The control kidneys which were treated with normal saline showed normal histopathological findings (Figure 1). The negative control kidneys, which were given gentamicin and normal saline, showed the classical picture of severe ATN damages, which is the hallmark feature of intrinsic AKI damages. These changes include markedly dilated renal tubules with flattening of the epithelium, diffuse denudation of the renal tubules, tubular atrophy and intratubular cast formation (Figure 2). Similar severe ATN features were found in the positive control kidneys (Figure 3).
For the pre-treated group with different dose of EBNs, the 125 mg/kg group has near-normal renal tubules with no discernible ATN changes (Figure 4). The pre-treated group, which received 250 mg/kg and 500 mg/kg of EBNs, has mild ATN changes (Figures 5, 6). As for post-treated group, all different doses of EBN (125, 250, and 500 mg/kg) have resulted in moderate ATN changes (Figures 4–6).
The changes were scored using the EGTI system, as shown in Tables 1, 2 (Khalid et al., 2016). A higher score denotes worse renal histopathological damage. Pre-treatment with 125, 250, and 500 mg/kg have signifcantly lesser scores than GTN group (p < 0.05). The post-treatment groups 125, 250, and 500 mg/kg scores were lesser than GTN group but higher than pre-treatment groups.
Serum Renal Profiles
Pre-Treatment With EBN
Serum renal profiles were taken for both pre and post-treatment groups. Serum creatinine was significantly higher in the pre-treated 125, 250, and 500 mg/kg groups as compared to the GTN group. Serum urea was only significantly higher in the pre-treated 500 mg/kg group as compare to GTN cohort. Serum sodium and potassium were higher in the pre-treated group, which received 250 and 500 mg/kg of EBNs (Figures 7–10).
FIGURE 7. Changes of serum creatinine chnages vs. different pre-treatment group (*p < 0.05 compare to gentamicin group).
FIGURE 8. Changes of serum urea changes vs. different pre-treatment group (*p < 0.05 compare to gentamicin group).
FIGURE 9. Changes of serum sodium vs. different pre-treatment group (*p < 0.05 compare to gentamicin group).
FIGURE 10. Changes of serum potassium vs. different pre-treatment group (*p < 0.05 compare to gentamicin group).
Post Treatment With EBN
As for post treatment results, serum sodium, urea and creatinine were signficantly higher in the 250 and 500 mg/kg groups as compare to the GTN group. Serum urea levels did not show any significant changes. Serum potassium and chloride were significant increased in 500 mg/kg post treatment groups as compare to GTN (Figures 11–14).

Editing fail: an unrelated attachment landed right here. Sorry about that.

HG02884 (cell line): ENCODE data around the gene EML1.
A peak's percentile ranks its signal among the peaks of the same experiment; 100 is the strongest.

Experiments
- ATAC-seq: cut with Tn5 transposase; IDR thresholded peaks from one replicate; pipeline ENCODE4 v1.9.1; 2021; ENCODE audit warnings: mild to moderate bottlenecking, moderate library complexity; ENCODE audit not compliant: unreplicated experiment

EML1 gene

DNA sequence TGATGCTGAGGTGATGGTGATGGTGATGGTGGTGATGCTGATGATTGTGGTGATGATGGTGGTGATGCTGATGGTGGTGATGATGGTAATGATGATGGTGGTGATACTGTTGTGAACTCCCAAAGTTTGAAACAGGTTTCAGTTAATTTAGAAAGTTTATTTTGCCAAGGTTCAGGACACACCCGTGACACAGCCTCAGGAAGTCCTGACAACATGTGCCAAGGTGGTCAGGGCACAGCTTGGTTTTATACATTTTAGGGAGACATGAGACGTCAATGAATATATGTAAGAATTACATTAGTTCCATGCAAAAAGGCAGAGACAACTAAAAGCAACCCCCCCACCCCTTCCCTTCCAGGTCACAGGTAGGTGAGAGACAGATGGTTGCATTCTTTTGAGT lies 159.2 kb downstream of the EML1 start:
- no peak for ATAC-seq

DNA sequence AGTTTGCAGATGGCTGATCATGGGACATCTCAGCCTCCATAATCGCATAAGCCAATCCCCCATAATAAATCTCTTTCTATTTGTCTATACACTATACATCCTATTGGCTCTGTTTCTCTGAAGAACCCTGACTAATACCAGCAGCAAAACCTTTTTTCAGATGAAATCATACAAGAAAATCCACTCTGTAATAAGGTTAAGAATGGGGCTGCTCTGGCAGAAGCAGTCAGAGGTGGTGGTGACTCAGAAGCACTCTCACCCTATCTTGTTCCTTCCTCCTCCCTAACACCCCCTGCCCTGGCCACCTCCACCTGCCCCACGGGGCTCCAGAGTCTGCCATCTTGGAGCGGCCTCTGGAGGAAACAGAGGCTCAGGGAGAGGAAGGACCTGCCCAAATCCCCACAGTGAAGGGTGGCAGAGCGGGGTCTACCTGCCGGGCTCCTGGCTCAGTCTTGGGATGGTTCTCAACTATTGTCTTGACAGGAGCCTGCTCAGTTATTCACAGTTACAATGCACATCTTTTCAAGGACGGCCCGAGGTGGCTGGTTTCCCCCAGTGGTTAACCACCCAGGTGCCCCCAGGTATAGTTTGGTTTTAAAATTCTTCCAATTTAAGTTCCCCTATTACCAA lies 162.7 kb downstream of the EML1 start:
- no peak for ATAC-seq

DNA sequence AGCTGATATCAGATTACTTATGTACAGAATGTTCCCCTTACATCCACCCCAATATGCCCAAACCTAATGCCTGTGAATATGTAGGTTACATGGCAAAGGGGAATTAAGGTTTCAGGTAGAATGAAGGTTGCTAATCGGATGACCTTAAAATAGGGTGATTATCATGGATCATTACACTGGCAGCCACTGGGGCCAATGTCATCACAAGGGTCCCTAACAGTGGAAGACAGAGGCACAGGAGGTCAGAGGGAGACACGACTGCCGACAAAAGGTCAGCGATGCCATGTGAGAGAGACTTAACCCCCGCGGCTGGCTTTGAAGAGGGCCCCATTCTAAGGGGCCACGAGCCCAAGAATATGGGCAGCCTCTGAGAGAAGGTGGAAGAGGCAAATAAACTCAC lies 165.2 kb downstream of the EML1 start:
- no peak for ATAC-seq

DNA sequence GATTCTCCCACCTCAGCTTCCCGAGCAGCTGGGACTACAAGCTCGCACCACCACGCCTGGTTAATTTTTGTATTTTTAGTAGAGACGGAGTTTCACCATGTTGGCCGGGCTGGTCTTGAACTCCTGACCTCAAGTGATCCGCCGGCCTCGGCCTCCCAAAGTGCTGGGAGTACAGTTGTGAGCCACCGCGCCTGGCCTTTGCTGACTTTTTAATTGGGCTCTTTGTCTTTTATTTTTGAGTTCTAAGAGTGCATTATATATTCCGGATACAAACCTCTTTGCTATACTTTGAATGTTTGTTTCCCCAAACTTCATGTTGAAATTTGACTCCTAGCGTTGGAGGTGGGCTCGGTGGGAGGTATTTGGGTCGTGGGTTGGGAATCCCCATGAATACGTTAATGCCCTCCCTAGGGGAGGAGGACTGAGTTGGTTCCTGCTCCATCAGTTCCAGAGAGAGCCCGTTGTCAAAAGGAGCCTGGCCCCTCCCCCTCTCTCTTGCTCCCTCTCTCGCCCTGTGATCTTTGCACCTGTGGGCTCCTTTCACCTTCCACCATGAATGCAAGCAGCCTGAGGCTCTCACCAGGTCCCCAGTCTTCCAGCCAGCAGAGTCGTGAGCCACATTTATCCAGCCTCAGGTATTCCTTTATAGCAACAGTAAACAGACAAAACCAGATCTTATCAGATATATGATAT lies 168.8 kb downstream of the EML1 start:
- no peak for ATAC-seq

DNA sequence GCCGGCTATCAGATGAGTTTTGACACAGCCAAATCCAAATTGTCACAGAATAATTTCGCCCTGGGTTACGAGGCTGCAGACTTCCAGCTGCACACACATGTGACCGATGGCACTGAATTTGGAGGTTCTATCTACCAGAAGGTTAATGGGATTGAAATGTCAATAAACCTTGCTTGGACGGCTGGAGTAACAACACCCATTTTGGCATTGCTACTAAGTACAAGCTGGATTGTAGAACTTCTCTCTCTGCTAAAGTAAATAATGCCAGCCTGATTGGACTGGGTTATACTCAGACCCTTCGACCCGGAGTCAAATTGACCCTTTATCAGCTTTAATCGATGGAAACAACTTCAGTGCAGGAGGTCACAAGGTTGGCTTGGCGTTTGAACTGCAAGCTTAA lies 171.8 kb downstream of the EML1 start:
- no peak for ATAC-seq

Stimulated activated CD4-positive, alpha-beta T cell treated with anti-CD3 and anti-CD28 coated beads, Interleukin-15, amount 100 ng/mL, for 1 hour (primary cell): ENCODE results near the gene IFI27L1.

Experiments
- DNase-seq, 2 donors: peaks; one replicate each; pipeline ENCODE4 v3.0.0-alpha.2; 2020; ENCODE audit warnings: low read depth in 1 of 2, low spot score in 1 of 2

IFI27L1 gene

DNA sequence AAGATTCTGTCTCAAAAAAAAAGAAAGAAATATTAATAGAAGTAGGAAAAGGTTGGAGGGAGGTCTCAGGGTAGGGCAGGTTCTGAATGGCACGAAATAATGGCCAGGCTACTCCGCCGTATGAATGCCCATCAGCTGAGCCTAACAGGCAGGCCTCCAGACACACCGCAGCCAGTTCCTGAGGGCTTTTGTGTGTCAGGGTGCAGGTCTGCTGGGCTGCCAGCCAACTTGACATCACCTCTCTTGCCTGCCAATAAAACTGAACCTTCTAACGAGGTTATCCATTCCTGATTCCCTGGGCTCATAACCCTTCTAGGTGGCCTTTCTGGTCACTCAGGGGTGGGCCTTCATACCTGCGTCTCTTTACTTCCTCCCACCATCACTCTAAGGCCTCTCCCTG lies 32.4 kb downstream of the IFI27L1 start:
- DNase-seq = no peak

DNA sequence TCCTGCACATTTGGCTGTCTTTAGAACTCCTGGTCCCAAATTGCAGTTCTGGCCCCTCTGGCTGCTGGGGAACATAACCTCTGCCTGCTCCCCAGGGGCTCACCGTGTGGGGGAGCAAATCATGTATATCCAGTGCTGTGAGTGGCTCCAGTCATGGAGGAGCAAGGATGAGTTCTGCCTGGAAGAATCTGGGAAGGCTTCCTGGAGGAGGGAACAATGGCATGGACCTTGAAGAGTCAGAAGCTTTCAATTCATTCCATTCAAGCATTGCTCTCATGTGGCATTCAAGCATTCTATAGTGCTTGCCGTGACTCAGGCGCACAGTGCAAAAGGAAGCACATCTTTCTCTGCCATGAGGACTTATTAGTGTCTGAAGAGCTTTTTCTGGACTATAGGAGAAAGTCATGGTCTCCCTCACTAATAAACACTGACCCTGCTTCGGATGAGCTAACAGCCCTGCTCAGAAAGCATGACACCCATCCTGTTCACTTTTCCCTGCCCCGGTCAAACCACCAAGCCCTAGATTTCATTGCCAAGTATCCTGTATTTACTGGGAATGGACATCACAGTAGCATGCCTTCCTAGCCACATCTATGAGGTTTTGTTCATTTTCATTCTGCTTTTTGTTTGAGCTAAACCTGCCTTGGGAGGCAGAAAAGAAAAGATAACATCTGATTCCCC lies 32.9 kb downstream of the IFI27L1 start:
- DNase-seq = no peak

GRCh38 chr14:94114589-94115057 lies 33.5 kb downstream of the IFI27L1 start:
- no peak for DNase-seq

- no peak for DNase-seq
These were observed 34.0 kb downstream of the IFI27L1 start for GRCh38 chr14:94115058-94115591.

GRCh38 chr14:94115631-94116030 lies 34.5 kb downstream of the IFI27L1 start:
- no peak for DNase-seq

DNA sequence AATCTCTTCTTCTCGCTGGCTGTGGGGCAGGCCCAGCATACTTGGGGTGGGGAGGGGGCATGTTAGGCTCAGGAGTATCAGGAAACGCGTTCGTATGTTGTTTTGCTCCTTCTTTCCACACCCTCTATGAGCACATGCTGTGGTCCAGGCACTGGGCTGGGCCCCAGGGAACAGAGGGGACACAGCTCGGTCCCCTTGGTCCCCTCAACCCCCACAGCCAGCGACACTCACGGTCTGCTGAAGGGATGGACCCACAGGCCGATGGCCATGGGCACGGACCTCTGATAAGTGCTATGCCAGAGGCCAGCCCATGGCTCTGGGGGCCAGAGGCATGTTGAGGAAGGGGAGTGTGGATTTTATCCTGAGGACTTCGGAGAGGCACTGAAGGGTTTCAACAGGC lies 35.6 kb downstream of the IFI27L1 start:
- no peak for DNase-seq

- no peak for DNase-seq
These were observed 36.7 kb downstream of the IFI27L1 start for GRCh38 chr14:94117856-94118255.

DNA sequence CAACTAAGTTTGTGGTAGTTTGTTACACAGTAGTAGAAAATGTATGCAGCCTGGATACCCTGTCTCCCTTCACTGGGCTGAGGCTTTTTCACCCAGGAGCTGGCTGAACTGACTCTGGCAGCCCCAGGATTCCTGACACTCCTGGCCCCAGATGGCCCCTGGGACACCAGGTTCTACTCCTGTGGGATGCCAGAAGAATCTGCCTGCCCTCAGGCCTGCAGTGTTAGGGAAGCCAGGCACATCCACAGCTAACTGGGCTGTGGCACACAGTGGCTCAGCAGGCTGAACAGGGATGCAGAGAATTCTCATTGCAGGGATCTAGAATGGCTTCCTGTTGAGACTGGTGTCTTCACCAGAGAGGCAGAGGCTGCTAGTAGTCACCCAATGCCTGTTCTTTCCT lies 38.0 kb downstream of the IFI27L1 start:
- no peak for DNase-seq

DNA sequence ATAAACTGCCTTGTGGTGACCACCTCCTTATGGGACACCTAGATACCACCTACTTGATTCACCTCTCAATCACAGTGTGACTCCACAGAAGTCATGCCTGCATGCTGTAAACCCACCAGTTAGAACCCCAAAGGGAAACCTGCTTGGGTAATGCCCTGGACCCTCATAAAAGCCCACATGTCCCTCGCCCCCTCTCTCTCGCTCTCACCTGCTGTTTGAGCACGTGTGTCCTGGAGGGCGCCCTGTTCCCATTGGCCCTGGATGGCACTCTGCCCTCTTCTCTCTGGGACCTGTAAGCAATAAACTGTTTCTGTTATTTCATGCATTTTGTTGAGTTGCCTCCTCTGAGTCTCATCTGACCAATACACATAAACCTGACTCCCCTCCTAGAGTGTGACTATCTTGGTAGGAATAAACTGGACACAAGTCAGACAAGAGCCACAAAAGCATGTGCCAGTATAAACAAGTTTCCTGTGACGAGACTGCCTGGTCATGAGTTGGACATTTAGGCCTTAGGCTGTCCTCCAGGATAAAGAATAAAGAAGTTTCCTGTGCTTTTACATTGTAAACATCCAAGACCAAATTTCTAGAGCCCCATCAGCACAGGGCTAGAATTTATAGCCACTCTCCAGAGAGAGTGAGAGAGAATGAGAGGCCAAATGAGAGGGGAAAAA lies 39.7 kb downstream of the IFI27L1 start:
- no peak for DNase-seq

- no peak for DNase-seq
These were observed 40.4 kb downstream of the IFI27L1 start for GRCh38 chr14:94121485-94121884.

FIGURE 11. Changes of serum creatinine vs different post-treatment group (*p < 0.05 compare to gentamicin group).
FIGURE 12. Changes of serum urea chnages vs different post-treatment group (*p < 0.05 compare to gentamicin group).
FIGURE 13. Changes of serum sodium vs different post-treatment group (*p < 0.05 compare to gentamicin group).
FIGURE 14. Changes of serum potassium vs different post-treatment group (*p < 0.05 compare to gentamicin group).
Chemical Analysis of EBN
By using HPLC, the sialic acid content of the EBN used in this study was 5.47%. In term of proximal analysis, the order of composition, from highest to the lowest is protein (55.5 ± 2.5%), carbohydrate (28.6 ± 6%), moisture (12.1 ± 1.6%), ash (2.8 ± 0.1%) and lipid (0.1%). In term of safety profile, there was acceptable limit of nitrate (35.9 ± 0.1 mg/kg) and nitrite level (11.4 ± 0.2 mg/kg). There were no trace of arsenic, mercury, lead or cadmium inside the EBN. AS for microbiology profile, there were no E Coli, S. Aureus, Salmonella, Coliform or mould detected. The full chemical analysis of the EBN used in our study can be obtained in our earlier works that had been published (Careena et al., 2018; Tan et al., 2020).
AKI is a sudden episode of loss of renal function that happens within a few hours or a few days. AKI increases the long-term risk of developing chronic kidney disease (CKD) or end-stage kidney disease (ESKD) (Hsu and Hsu, 2016). Moreover, the presence of AKI has been associated with an increase in short-term and long-term morbidity and mortality (Samuels et al., 2011). Aetiologies of AKI are usually divided into prerenal, renal and postrenal causes. Among hospitalised patients in medical wards, AKI usually comes from the prerenal aetiologies (volume depletion or low cardiac output) or acute tubular necrosis (ATN) (nephrotoxin, ischaemia or sepsis). Acute tubular necrosis (ATN) occurs when there is death of tubular epithelial cells that lined the renal tubules of the kidneys. It can only be accurately diagnosed via a renal biopsy.